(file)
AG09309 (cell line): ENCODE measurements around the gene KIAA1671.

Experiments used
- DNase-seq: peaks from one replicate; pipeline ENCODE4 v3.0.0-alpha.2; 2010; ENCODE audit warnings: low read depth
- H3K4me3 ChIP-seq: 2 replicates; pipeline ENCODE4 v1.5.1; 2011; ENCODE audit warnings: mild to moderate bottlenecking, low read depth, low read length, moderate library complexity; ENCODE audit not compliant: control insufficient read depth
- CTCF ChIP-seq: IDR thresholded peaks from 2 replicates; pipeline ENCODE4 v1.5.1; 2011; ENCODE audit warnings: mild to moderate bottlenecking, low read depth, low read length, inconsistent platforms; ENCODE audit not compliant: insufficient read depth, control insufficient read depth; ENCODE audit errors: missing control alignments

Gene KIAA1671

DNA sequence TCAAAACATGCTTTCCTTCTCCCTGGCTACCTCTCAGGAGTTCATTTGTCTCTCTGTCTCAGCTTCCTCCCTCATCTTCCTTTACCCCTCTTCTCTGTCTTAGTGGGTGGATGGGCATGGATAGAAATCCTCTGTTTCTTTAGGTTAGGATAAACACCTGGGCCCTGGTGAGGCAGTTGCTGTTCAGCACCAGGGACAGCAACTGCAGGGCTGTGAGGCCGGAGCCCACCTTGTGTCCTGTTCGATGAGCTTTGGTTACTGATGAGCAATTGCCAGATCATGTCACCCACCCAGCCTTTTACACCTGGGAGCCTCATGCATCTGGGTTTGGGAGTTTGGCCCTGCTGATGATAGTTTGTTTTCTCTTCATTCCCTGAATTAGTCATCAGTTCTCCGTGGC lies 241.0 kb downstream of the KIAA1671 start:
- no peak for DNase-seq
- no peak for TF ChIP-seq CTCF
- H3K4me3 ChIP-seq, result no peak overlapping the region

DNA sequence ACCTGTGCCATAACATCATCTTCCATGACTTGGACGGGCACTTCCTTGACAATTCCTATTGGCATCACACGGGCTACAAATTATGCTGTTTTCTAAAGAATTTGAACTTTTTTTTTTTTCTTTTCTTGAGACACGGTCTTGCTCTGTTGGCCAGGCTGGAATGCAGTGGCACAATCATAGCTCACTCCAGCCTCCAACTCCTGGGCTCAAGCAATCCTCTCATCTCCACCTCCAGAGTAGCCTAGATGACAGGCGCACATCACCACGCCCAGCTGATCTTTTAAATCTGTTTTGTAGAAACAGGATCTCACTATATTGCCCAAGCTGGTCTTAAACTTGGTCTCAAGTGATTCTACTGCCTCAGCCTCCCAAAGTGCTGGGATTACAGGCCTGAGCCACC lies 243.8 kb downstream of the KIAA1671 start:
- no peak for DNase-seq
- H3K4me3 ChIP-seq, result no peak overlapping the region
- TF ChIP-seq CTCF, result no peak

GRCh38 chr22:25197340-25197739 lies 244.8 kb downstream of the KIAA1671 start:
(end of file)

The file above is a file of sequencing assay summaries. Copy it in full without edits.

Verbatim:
AG09309 (cell line): ENCODE measurements around the gene KIAA1671.

Experiments used
- DNase-seq: peaks from one replicate; pipeline ENCODE4 v3.0.0-alpha.2; 2010; ENCODE audit warnings: low read depth
- H3K4me3 ChIP-seq: 2 replicates; pipeline ENCODE4 v1.5.1; 2011; ENCODE audit warnings: mild to moderate bottlenecking, low read depth, low read length, moderate library complexity; ENCODE audit not compliant: control insufficient read depth
- CTCF ChIP-seq: IDR thresholded peaks from 2 replicates; pipeline ENCODE4 v1.5.1; 2011; ENCODE audit warnings: mild to moderate bottlenecking, low read depth, low read length, inconsistent platforms; ENCODE audit not compliant: insufficient read depth, control insufficient read depth; ENCODE audit errors: missing control alignments

Gene KIAA1671

DNA sequence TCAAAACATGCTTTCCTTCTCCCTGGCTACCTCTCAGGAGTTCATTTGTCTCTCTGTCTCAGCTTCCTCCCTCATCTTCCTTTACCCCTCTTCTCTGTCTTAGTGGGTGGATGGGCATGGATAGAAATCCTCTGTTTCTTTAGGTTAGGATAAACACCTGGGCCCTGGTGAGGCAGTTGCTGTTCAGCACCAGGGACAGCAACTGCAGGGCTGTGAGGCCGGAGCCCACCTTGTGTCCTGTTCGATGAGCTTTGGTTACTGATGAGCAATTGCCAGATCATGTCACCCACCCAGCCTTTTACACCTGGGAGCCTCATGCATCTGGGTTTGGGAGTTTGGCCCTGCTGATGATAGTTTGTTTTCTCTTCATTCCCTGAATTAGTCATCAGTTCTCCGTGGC lies 241.0 kb downstream of the KIAA1671 start:
- no peak for DNase-seq
- no peak for TF ChIP-seq CTCF
- H3K4me3 ChIP-seq, result no peak overlapping the region

DNA sequence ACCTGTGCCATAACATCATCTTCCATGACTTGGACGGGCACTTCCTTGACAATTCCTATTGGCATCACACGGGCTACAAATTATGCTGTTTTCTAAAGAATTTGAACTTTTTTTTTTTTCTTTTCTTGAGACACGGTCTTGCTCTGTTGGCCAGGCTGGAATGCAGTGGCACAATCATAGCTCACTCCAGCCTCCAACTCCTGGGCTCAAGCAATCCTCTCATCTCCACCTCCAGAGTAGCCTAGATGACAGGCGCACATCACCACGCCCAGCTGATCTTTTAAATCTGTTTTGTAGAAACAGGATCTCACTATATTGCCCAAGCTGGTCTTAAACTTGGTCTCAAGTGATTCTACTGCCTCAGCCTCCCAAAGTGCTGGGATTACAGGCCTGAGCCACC lies 243.8 kb downstream of the KIAA1671 start:
- no peak for DNase-seq
- H3K4me3 ChIP-seq, result no peak overlapping the region
- TF ChIP-seq CTCF, result no peak

GRCh38 chr22:25197340-25197739 lies 244.8 kb downstream of the KIAA1671 start: